Another interesting tidbit for me was her discussion on Free Trait Theory - the idea that while we have certain personality traits that are our default and preferred behaviors, we can act outside of those traits "in the service of personal projects".  If you have something you really care about, you can behave the opposite of what you prefer to work towards that thing.

And finally, a quotation, because I can't write a book review without a quotation:
"We all write our life stories as if we were novelists...with beginnings, conflicts, turning points, and endings.  And the way we characterize our past setbacks profoundly influences how satisfied we are with our current lives.  Unhappy people tend to see setbacks as contaminants that ruined an otherwise good thing ('I was never the same again after my wife left me'), while generative adults see them as blessings in disguise ('The divorce was the most painful thing that ever happened to me, but I'm so much happier with my new wife'). Those who live the most fully realized lives - giving back to their families, societies, and ultimately themselves - tend to find meaning in their obstacles."

Luther and Katharina by Jody Hedlund.  I got a free copy of this book from Blogging for Books in exchange for an honest review.  I picked this one because it sounded interesting, and it was October, so I figured I would read it before Reformation and it would fit.  And since you're reading this review at the end of January, you can see how well that worked.

I think I was a little bit discouraged by the length of the book, because at 380 pages, it's fairly long.  But it was actually a really fast read once I started - it only took me about four days.  Historical fiction is one of those categories that I almost always enjoy, but I get really confused about what's accurate and what's not.  So I appreciated that the author included a little note in the back about which characters and situations she completely made up.  I still feel like some may have been a bit embellished, but overall that was helpful.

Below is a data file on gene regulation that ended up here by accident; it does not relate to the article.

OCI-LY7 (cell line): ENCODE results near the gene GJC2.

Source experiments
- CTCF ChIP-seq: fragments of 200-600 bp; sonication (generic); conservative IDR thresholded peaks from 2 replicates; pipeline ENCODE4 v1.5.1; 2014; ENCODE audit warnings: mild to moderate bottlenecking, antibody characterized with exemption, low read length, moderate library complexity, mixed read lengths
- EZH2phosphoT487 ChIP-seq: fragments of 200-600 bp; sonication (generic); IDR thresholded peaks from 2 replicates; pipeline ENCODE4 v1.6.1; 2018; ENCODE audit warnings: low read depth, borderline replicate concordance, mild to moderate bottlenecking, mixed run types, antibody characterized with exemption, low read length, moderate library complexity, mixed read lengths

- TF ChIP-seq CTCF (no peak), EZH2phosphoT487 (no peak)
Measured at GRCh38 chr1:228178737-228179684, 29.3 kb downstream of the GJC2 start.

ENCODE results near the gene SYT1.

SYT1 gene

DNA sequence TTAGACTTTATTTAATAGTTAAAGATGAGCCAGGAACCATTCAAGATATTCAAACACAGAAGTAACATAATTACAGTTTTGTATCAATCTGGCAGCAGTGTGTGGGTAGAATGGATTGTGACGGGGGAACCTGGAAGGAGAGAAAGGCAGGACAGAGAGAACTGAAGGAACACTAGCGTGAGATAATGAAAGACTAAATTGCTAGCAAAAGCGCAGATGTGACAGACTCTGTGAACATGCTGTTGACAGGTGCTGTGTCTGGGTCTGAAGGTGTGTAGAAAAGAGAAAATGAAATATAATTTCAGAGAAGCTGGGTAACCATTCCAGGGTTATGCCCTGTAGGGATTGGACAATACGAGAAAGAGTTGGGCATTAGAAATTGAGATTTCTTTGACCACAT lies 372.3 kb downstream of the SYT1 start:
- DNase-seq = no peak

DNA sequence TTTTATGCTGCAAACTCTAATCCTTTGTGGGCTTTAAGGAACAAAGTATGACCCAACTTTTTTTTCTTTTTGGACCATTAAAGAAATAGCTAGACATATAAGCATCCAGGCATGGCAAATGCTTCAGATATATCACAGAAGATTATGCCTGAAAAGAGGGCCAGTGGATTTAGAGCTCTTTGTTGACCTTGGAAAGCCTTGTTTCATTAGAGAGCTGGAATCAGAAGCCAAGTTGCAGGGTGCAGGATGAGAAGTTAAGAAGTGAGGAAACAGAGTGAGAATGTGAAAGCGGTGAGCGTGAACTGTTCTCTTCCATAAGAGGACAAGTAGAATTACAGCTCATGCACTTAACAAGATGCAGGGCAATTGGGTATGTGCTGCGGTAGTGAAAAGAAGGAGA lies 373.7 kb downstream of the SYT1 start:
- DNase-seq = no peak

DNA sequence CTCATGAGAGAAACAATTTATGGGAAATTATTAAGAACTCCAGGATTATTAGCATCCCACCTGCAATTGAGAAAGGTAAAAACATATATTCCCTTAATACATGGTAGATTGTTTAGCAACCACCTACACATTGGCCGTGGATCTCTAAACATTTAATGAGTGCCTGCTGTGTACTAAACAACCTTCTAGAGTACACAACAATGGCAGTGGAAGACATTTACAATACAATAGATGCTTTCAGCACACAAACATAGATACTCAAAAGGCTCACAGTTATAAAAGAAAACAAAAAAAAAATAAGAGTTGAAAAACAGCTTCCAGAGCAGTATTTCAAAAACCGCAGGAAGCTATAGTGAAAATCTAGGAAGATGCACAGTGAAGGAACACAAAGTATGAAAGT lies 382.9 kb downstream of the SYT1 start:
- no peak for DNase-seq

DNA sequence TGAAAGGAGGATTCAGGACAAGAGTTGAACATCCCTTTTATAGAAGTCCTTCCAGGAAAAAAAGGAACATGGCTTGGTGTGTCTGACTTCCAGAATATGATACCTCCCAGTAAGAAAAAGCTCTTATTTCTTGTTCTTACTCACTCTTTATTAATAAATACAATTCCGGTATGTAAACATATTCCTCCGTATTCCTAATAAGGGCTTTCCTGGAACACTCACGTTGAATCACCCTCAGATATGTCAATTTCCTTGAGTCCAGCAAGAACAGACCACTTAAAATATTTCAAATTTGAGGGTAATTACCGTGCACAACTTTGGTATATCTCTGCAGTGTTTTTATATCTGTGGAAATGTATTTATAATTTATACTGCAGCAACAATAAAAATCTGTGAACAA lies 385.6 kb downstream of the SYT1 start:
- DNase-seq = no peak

The book got just a bit long-winded for me in the middle.  Obviously knowing history, I knew that Katharina and Luther were going to end up together, and it felt like there was just one too many hiccups.  Again, I'm not sure if that was just the author taking a bit of liberty with the story.  Otherwise, this was a good love story with just the right amount of excitement.

I don't expect I'll make it through another book before the end of this month, so I'm posting my book reviews today.

Total books for the month: 3.  

Tuesday, January 26, 2016

When You Let Go Of Stuff, Except You Don't

As I've posted before, I've become a big fan of the KonMari method of decluttering as outlined in the book The Life-Changing Magic of Tidying Up by Marie Kondo.  So far I've gone through clothes, and books, and papers, and I'm on to the miscellaneous.

But here's the problem.  The bins of clothes still sit in our entryway because the money-minded trying-to-pay-off-debt part of me wants to sell them rather than donate them.  We took some books to a used bookstore for credit, but the ones they didn't want are still in a crate in the garage.  We went through the boys' Legos, and weeded out some of the less-played-with packs so they don't have so many, but the unwanted ones are still in a box.

I've gotten rid of things, except I haven't really.
I've tried setting dates.  If I don't sell this by __, I'll take it to the thrift store.  And then I ignore those dates.

The good news is that we're not using any of the stuff I've "gotten rid of".  The bad news is that it's still in the house.

Why can't I let go of this stuff?  Why am I letting it take up space in my house?  Why am I so bent on making pennies off of things instead of just clearing them out and enjoying the space?

I don't have answers for any of this.  I think part of it is I'm hoping that putting it out there will motivate me to actually take care of the stuff, even if that means taking over part of the garage to store things until we can have a garage sale (because January in Iowa is not prime garage sale season).  If nothing else, maybe I'll make someone else feel better about their efforts.

Tell me I'm not alone.  Have you started decluttering and then stalled on the actual getting-rid-of-it part?